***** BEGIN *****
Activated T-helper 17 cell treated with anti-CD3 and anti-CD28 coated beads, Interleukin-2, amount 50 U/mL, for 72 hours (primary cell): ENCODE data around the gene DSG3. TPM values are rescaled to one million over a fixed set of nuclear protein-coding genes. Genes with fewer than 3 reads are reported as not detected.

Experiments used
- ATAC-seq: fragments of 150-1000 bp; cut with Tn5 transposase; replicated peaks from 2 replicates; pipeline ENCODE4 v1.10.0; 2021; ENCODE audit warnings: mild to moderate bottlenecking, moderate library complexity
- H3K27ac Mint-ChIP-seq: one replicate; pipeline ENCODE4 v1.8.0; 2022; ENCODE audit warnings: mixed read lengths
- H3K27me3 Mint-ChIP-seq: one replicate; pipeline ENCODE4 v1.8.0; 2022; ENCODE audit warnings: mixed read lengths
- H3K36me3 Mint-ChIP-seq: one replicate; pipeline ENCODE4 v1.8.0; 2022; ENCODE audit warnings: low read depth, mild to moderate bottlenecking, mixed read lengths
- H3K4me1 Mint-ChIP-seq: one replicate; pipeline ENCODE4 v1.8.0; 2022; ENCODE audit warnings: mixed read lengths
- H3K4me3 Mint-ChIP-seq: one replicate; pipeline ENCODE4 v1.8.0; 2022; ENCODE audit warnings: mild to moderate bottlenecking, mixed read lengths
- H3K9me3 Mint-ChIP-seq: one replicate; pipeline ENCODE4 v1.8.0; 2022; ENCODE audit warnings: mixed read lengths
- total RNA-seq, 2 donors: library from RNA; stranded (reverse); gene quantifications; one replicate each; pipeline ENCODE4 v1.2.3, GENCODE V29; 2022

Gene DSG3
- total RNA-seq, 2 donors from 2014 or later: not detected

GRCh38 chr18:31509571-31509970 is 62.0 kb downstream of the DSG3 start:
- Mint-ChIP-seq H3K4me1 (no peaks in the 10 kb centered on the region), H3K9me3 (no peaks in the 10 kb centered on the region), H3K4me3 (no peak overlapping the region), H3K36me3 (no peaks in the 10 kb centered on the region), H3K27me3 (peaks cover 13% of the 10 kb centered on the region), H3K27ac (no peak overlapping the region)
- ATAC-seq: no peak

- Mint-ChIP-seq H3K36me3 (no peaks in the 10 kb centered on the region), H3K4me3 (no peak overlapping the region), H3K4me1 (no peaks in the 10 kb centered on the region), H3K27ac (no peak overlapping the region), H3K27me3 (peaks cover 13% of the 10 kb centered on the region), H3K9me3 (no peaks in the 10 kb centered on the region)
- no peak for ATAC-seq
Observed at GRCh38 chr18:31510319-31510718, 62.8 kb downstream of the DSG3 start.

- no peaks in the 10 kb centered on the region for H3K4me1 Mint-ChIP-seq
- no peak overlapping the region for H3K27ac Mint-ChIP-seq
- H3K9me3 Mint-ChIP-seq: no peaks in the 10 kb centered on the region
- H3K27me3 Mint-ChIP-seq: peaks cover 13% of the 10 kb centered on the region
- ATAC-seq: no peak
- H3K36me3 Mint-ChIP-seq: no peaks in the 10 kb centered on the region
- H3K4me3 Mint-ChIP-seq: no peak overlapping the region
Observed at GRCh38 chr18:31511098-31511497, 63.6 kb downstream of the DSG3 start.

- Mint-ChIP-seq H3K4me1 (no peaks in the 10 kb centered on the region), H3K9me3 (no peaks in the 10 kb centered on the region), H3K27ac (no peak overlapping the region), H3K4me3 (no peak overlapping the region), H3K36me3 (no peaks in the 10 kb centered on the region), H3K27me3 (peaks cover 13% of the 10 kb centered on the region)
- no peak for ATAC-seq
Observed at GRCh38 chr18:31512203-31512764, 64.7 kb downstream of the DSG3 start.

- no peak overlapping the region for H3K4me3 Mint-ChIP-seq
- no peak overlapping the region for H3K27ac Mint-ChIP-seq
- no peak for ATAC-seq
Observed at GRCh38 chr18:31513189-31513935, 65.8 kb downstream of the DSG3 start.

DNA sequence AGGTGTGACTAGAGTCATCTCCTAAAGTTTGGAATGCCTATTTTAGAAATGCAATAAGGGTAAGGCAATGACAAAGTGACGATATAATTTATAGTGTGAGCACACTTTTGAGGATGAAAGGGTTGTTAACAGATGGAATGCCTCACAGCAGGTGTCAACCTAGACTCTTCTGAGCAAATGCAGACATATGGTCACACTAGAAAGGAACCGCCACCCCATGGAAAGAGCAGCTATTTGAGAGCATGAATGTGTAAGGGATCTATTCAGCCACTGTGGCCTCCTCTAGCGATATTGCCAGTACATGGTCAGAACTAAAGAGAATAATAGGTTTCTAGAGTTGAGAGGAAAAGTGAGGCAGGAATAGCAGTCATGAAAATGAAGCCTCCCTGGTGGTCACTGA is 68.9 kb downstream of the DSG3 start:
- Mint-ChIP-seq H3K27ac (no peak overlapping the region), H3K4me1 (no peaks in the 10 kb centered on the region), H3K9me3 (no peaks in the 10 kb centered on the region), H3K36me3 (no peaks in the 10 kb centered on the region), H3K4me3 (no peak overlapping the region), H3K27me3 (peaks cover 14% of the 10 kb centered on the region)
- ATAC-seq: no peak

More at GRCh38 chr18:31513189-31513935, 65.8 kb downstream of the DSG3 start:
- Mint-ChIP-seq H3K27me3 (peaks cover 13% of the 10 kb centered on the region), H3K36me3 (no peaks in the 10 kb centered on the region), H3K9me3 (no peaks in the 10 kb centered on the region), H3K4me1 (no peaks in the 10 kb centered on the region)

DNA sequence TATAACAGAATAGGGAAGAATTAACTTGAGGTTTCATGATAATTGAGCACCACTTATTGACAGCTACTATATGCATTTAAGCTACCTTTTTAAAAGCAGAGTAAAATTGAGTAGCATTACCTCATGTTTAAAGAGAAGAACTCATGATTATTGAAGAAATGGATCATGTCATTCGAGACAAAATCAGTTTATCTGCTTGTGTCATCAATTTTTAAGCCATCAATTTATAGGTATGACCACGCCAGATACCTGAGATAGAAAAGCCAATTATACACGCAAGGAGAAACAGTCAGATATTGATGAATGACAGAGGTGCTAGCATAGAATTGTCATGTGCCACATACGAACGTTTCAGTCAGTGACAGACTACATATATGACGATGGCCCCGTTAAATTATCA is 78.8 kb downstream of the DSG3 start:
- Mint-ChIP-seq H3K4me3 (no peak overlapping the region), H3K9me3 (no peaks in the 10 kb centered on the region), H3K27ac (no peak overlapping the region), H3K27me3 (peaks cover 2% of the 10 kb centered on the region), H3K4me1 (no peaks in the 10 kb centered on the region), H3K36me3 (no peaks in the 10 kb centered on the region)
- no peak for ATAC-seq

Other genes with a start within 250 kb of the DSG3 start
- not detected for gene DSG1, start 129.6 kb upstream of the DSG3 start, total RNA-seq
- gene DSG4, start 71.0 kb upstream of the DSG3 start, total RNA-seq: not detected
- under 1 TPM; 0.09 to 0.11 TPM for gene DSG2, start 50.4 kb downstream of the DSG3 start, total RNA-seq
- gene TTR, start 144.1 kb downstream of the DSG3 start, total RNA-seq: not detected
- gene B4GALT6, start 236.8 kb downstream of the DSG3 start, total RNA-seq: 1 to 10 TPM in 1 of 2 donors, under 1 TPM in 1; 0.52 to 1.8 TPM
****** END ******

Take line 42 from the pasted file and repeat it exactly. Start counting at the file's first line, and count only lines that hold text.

Other genes with a start within 250 kb of the DSG3 start